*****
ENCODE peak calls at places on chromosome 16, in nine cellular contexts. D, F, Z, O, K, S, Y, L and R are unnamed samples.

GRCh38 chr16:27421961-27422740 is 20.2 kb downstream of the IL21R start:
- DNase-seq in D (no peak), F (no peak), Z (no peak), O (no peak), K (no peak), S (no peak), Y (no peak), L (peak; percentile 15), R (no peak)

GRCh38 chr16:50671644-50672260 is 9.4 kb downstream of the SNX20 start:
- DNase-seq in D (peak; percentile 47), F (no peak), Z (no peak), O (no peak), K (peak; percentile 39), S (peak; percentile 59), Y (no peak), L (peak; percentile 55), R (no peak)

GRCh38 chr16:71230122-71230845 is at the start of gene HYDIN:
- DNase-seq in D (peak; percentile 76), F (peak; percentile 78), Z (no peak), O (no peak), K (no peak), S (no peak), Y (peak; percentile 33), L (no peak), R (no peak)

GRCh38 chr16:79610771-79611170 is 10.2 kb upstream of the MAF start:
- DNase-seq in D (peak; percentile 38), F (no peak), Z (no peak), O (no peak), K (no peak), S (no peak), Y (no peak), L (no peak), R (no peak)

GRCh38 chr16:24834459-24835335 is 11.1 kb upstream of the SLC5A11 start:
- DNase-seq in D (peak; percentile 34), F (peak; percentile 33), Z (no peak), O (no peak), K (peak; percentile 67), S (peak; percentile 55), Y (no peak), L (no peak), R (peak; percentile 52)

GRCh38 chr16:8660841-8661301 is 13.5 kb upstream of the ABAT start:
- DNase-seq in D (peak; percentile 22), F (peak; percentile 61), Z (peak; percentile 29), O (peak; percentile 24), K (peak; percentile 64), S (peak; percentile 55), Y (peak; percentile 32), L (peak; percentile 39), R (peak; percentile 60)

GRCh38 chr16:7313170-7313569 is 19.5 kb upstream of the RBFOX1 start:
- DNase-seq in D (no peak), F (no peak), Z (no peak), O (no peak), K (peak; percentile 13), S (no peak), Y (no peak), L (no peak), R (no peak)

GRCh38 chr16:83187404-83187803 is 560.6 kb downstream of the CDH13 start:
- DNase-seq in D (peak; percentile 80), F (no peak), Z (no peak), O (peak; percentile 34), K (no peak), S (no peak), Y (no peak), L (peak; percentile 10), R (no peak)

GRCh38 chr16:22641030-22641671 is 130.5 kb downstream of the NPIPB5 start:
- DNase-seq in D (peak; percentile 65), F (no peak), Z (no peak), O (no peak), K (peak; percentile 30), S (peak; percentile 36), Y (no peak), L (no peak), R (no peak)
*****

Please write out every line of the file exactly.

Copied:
ENCODE peak calls at places on chromosome 16, in nine cellular contexts. D, F, Z, O, K, S, Y, L and R are unnamed samples.

GRCh38 chr16:27421961-27422740 is 20.2 kb downstream of the IL21R start:
- DNase-seq in D (no peak), F (no peak), Z (no peak), O (no peak), K (no peak), S (no peak), Y (no peak), L (peak; percentile 15), R (no peak)

GRCh38 chr16:50671644-50672260 is 9.4 kb downstream of the SNX20 start:
- DNase-seq in D (peak; percentile 47), F (no peak), Z (no peak), O (no peak), K (peak; percentile 39), S (peak; percentile 59), Y (no peak), L (peak; percentile 55), R (no peak)

GRCh38 chr16:71230122-71230845 is at the start of gene HYDIN:
- DNase-seq in D (peak; percentile 76), F (peak; percentile 78), Z (no peak), O (no peak), K (no peak), S (no peak), Y (peak; percentile 33), L (no peak), R (no peak)

GRCh38 chr16:79610771-79611170 is 10.2 kb upstream of the MAF start:
- DNase-seq in D (peak; percentile 38), F (no peak), Z (no peak), O (no peak), K (no peak), S (no peak), Y (no peak), L (no peak), R (no peak)

GRCh38 chr16:24834459-24835335 is 11.1 kb upstream of the SLC5A11 start:
- DNase-seq in D (peak; percentile 34), F (peak; percentile 33), Z (no peak), O (no peak), K (peak; percentile 67), S (peak; percentile 55), Y (no peak), L (no peak), R (peak; percentile 52)

GRCh38 chr16:8660841-8661301 is 13.5 kb upstream of the ABAT start:
- DNase-seq in D (peak; percentile 22), F (peak; percentile 61), Z (peak; percentile 29), O (peak; percentile 24), K (peak; percentile 64), S (peak; percentile 55), Y (peak; percentile 32), L (peak; percentile 39), R (peak; percentile 60)

GRCh38 chr16:7313170-7313569 is 19.5 kb upstream of the RBFOX1 start:
- DNase-seq in D (no peak), F (no peak), Z (no peak), O (no peak), K (peak; percentile 13), S (no peak), Y (no peak), L (no peak), R (no peak)

GRCh38 chr16:83187404-83187803 is 560.6 kb downstream of the CDH13 start:
- DNase-seq in D (peak; percentile 80), F (no peak), Z (no peak), O (peak; percentile 34), K (no peak), S (no peak), Y (no peak), L (peak; percentile 10), R (no peak)

GRCh38 chr16:22641030-22641671 is 130.5 kb downstream of the NPIPB5 start:
- DNase-seq in D (peak; percentile 65), F (no peak), Z (no peak), O (no peak), K (peak; percentile 30), S (peak; percentile 36), Y (no peak), L (no peak), R (no peak)